dec l                           ; Now retrieve the byte
                        ld (hl), a                      ;   containing bits 0..2 of the Y coordinate,
                        inc l                           ;   and
                        xor a                           ;   reset it to zero, ensuring we start at the top of that char row.
                        ld d, a                         ; Save that back to the byte, and also
                        ld (hl), a                      ;   save the px-scrolled offset back to StarField.Table.

Doing this as a macro isn’t really necessary at all, but when reading the code, it does emphasise that the pixel-setting half is almost the same as the pixel-clearing half. It achieves this by abstracting the extra code into a different place—without any of the call/ret/jp overhead a separate routine would entail.

The stuff in the macro decides whether we’re scrolling within a character boundary, or scrolling between character boundaries. Then it sets the appropriate bits of the Y coordinate accordingly. The specific maths here is needed because of how the Y coordinate is distributed within the screen address:

Image from the L Break Into Program blog, with thanks to Dean Belfield.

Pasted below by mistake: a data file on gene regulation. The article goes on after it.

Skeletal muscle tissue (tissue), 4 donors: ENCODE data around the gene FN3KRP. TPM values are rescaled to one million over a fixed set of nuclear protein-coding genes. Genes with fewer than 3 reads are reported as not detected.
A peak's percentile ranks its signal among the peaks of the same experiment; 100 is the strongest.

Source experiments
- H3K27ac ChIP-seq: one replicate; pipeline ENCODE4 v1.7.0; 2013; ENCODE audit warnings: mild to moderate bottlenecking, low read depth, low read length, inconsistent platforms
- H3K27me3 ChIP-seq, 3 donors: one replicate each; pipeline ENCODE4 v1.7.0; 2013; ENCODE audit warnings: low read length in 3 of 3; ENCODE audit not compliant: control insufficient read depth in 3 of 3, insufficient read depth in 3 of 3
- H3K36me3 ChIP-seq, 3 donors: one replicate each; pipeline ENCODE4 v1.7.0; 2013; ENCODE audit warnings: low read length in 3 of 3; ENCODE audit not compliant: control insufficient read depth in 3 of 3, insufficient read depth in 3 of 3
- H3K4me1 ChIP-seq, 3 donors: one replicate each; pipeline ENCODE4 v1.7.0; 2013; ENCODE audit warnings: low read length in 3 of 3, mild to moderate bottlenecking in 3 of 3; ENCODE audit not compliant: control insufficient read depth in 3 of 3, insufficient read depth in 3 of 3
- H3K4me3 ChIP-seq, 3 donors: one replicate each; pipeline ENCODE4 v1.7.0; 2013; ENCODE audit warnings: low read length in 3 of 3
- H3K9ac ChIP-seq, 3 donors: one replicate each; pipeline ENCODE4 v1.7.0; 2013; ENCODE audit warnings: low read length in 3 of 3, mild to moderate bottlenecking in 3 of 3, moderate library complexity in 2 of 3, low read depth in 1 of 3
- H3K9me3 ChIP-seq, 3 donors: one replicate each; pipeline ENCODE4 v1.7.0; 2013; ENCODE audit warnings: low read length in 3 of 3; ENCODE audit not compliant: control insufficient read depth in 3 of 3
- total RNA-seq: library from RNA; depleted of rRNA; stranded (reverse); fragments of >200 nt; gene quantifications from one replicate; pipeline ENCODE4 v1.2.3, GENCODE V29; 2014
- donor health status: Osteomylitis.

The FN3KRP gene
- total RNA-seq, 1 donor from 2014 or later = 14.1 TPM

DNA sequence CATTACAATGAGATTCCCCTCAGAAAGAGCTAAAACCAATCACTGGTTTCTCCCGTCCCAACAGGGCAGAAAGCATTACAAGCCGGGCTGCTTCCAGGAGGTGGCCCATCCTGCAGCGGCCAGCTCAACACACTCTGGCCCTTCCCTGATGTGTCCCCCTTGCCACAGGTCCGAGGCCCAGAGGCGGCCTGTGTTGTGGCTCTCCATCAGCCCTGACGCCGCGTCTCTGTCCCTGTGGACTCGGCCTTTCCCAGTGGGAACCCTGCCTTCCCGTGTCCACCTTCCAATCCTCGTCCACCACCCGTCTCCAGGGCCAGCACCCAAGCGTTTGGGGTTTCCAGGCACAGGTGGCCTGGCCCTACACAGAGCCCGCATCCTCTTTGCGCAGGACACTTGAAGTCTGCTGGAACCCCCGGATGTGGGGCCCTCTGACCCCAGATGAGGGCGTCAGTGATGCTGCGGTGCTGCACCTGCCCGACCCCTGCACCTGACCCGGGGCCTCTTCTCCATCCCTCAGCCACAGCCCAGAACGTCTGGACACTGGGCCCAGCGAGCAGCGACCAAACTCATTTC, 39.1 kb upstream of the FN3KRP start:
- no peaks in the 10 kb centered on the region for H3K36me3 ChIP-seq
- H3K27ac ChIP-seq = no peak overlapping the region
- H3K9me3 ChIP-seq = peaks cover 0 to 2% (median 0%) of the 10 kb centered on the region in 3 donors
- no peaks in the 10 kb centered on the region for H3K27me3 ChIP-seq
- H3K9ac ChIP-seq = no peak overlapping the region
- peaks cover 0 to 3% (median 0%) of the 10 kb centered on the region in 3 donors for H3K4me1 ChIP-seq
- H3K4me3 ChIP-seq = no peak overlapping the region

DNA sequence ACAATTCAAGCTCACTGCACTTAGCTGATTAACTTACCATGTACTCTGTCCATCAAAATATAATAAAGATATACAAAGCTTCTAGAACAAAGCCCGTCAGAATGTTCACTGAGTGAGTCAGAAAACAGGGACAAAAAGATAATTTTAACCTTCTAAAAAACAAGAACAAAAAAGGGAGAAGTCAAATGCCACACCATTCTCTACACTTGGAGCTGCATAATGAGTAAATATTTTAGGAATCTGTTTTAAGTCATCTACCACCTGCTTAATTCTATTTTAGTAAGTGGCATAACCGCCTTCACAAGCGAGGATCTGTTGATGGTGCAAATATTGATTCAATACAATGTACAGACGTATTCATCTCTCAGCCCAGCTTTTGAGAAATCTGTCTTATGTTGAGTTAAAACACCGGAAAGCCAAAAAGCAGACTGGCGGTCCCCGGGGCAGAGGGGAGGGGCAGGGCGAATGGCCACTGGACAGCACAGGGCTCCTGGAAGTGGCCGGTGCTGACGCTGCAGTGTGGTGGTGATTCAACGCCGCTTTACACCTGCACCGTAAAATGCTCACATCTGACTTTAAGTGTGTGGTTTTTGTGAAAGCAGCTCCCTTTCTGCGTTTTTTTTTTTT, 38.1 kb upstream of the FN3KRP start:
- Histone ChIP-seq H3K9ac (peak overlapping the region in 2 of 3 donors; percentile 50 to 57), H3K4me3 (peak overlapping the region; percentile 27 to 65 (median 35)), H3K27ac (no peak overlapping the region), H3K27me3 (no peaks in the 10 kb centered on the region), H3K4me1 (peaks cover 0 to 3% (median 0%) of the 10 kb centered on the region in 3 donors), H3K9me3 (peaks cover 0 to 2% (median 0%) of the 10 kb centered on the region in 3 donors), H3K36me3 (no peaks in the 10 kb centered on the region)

In the Spectrum’s distinctive display file, the bits labelled Y0, Y1 and Y2 govern the position (0..7) within a character row. We set these bits in the first half of the macro.

The bits labelled Y3, Y4 and Y5 govern the position of the character row (0..7) within the current screen third. We set these bits in the second half of the macro.

The bits labelled Y6 and Y7 govern which screen third the character row appears in. Because we’re repeating the same stars in all three thirds, we set these bits in the SetupStars routine:

; stars.asm
                        ld b, 8                         ; Fast way of doing ld bc, $0800 (size of a screen third).
                        add hl, bc                      ; hl is now a pixel address in the middle screen third.
                        ld (hl), a                      ; Draw the same single pixel star here, too.
                        add hl, bc                      ; hl is now a pixel address in the bottom screen third.
                        ld (hl), a                      ; Draw the same single pixel star here, too.

Actually, adding $0800 to the screen address using the add hl, bc instruction is an inefficient way of doing this. All we really need is to add 8 to h. Or even better, flip one or two bits of h. I might optimise this part another time.

I made a list of 32 of my favourite starfields using this new version of the randomizer test routine. I particularly like how it tends towards drifts of stars that look like constellations.

This is my favourite starfield (seed address $26B1), complete with the scroll effect:

Next time, I’ll explore setting attribute colours to make the stars twinkle. Cheers!